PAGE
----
exacerbate the symptoms of adrenal fatigue.
Problems with the Western Diet
The Western Diet is full of inflammatory foods – the
worst of which are refined flours, high fructose corn
syrup, and refined seed oils.
It also has a dramatic imbalance of Omega-6
(pro-inflammatory) to Omega-3 fatty acids (antiinflammatory). Both are necessary, but our ratio is
all wrong (15-16.7/1 as opposed to 2/1, which we
There are an excessive amount of carbohydrates,
particularly high Glycemic Index carbohydrates.
There is also an excess of energy dense, nutrient
Signs it Might not be Real
There are exceptions, but…
It has a lengthy list of ingredients, many of which you
can’t pronounce, or last saw in a chemistry class.
It doesn’t go bad, or takes months or years to go
It requires a “nutrition facts” label.
You have trouble identifying what animal or plant it
It has “low fat” or “low calorie” on the label; the fat
has most likely been replaced with refined sugars,
and the calories with artificial sweeteners (which
produce insulin spikes, among other things).
Fixing Your Diet
Increase consumption of whole fruits and vegetables,
particularly vegetables. Fruits and vegetables are nutrient
powerhouses, giving us vitamins, minerals, and
phytochemicals that are antioxidants – we’re just
scratching the surface of all the things they do for us. They
are also far less calorie-dense than grains, give us more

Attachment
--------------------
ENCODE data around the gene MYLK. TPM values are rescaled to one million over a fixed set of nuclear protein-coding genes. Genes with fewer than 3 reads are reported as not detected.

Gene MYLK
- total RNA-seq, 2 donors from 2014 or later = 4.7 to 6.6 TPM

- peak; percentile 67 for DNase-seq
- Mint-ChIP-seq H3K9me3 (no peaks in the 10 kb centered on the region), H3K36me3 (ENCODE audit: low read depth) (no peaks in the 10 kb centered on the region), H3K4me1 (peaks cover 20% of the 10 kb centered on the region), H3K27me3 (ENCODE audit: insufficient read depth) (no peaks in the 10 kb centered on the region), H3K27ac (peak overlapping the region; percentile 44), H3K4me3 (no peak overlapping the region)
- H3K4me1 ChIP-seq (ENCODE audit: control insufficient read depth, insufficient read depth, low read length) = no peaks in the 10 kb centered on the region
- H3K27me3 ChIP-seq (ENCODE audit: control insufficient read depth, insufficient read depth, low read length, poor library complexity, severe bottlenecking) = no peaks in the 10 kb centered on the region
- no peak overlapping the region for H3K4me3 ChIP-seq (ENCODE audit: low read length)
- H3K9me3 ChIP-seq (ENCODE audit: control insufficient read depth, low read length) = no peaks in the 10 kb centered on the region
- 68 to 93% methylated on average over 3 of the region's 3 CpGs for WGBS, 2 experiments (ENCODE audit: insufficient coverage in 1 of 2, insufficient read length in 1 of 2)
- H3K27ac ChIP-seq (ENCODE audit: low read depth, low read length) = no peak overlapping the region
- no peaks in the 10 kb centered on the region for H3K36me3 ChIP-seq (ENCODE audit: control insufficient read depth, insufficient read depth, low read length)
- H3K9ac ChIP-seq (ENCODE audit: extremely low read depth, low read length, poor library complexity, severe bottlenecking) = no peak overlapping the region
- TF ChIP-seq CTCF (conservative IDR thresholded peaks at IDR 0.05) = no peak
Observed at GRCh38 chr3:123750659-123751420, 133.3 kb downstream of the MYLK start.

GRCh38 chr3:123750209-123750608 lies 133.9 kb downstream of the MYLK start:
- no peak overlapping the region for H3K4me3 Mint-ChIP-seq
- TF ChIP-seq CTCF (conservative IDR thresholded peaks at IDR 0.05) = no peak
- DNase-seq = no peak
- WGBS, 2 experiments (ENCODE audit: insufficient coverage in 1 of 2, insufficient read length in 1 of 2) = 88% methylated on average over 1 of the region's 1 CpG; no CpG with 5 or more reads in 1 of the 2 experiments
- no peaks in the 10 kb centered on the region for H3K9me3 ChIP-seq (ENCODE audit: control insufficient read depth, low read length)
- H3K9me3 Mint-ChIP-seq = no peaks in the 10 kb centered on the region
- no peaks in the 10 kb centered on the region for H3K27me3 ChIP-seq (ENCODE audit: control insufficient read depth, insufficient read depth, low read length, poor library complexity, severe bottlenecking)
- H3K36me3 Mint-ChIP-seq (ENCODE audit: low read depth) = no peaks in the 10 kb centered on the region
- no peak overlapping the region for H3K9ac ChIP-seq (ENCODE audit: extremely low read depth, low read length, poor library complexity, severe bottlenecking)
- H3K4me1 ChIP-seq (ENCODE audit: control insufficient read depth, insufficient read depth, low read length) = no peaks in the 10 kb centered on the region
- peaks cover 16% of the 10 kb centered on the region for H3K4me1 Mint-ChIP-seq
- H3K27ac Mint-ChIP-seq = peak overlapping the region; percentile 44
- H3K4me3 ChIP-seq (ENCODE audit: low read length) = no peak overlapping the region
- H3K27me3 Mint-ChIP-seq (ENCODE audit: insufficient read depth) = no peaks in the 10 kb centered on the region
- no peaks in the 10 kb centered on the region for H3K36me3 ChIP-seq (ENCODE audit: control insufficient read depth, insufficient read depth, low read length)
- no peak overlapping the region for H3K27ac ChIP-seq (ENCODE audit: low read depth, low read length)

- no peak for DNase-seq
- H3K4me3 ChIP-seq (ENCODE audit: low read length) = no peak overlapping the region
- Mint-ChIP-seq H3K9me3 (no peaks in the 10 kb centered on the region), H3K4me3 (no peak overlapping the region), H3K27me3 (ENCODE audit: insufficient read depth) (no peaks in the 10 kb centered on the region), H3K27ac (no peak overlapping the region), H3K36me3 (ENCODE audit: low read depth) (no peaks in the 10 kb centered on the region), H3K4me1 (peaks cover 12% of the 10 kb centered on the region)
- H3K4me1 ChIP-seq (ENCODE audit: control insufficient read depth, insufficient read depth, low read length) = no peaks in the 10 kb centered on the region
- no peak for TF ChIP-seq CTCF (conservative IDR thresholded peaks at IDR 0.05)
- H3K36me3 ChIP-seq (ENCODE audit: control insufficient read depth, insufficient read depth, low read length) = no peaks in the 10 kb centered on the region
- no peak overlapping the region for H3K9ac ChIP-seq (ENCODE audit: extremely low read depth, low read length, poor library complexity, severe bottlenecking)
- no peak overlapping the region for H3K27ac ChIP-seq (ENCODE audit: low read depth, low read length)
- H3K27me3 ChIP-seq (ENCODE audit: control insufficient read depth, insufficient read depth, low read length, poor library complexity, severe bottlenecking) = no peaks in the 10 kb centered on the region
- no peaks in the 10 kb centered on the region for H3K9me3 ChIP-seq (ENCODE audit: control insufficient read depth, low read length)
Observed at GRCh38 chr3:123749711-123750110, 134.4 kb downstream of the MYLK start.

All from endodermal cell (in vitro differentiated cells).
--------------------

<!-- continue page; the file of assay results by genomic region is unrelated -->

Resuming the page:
fiber, and way more micronutrients.
Reduce or eliminate processed foods; reduce or eliminate
grains (particularly refined flour, but whole grains are often
not “whole”, and are still calorie dense and nutrient poor –
and many, many people have gluten intolerances, found
in several grains).
Eliminate refined seed oils; replace with extra virgin olive oil
for cold uses, and virgin coconut oil for high heat.
Get protein from quality sources – unprocessed
meats and eggs (not cured meats, slim jims, and
“eggs” in a carton!). Cage-free eggs, pastured
meats, and wild caught oily fish are great if you
have access and can afford them. Leaner cuts
are better choices for conventional meats.
Low to moderate carbohydrates, and choose
carbohydrates from low glycemic index sources.
How many carbs you should eat is controversial,
and depends on activity level, insulin sensitivity,
and how you respond – in general, know your
body – food should make you feel good in the
short, moderate, AND long term.
Don’t let the perfect be the enemy of the good –
make the healthiest choices you can with what’s
available to you and what you can afford.
EAT YOUR VEGGIES!
How our Food has Changed
Wild or pastured animals have lower omega-6
to omega-3 ratios than grain-fed, confined
Cage-free eggs have much greater amounts
of omega-3 fatty acids than conventional
We treat animals horribly and make them
terribly unhealthy – we shouldn’t be surprised
when they aren’t as healthy for us.
Monocrop, industrial agriculture depleting soil